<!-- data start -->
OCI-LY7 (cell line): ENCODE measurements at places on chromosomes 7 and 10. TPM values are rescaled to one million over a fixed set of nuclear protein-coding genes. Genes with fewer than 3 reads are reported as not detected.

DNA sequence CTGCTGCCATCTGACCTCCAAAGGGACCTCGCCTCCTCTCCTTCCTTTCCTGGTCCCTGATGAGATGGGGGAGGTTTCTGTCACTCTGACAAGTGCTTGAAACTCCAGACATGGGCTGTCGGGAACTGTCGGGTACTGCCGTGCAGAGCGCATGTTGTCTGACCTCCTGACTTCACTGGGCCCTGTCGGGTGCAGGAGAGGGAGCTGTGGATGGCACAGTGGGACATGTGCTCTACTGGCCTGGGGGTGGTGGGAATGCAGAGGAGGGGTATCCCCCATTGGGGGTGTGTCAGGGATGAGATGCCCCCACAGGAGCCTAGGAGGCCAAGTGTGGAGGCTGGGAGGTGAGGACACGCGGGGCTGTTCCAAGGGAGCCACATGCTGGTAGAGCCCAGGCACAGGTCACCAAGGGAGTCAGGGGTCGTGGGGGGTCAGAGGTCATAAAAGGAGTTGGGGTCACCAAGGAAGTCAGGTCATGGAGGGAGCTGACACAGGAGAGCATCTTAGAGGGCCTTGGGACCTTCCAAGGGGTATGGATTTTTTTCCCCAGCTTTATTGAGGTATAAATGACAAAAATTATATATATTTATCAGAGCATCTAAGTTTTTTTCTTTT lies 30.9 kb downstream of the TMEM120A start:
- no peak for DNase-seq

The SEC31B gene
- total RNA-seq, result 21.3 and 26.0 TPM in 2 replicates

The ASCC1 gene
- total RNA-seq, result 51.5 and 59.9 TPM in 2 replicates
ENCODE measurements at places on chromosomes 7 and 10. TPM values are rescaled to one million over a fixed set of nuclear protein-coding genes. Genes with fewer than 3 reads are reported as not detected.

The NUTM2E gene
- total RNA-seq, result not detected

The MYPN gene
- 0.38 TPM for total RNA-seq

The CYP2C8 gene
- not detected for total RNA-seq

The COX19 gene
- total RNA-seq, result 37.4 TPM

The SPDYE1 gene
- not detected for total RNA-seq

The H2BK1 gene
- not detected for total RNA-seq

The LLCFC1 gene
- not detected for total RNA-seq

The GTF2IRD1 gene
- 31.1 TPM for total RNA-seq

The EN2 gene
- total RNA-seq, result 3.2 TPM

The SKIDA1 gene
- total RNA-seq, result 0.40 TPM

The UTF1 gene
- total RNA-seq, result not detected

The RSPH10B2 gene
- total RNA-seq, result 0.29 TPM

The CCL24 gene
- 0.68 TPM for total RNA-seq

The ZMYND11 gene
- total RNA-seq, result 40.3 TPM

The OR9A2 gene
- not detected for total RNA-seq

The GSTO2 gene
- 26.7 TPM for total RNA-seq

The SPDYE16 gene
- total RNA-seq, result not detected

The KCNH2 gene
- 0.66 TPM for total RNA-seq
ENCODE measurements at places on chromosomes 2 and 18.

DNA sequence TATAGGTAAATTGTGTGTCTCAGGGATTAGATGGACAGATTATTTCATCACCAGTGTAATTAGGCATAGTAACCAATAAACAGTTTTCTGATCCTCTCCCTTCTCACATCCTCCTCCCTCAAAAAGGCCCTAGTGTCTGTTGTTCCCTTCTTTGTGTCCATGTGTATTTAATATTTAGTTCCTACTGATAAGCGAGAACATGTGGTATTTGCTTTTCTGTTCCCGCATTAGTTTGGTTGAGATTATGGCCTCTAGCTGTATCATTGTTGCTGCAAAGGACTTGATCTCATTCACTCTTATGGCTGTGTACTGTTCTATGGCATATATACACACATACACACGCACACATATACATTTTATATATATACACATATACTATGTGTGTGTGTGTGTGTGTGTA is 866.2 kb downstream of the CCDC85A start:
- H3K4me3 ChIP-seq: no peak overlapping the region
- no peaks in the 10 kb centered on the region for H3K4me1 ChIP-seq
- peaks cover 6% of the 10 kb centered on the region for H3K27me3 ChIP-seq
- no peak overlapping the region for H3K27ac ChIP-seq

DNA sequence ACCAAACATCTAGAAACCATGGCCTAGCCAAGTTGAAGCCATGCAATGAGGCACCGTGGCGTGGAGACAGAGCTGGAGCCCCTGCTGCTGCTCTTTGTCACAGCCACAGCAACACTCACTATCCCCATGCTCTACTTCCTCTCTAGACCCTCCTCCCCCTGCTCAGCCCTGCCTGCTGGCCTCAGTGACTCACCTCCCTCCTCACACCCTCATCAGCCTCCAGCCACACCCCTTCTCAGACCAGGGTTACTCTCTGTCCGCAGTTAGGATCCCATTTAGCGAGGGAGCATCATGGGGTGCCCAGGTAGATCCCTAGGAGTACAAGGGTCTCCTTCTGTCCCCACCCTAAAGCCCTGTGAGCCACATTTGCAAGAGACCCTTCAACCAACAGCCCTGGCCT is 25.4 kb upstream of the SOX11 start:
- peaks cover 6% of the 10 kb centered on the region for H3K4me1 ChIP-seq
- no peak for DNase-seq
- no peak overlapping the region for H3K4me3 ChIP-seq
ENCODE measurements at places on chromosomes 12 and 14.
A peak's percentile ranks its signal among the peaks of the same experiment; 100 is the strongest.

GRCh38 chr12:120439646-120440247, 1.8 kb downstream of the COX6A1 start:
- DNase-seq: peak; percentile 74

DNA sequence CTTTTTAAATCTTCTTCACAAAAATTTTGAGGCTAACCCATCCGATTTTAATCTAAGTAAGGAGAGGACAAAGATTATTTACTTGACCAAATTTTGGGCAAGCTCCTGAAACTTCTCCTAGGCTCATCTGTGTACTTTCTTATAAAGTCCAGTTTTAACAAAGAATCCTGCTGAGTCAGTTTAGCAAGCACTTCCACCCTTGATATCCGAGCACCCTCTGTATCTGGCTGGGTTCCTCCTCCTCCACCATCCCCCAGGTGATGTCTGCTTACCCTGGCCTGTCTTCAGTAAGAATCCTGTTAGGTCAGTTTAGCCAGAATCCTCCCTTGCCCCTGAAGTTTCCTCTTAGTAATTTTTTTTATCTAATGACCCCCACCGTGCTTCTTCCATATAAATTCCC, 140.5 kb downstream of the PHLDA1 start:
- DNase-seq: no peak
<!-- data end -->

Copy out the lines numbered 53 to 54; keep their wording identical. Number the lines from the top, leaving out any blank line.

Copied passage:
- no peak for DNase-seq
- no peak overlapping the region for H3K4me3 ChIP-seq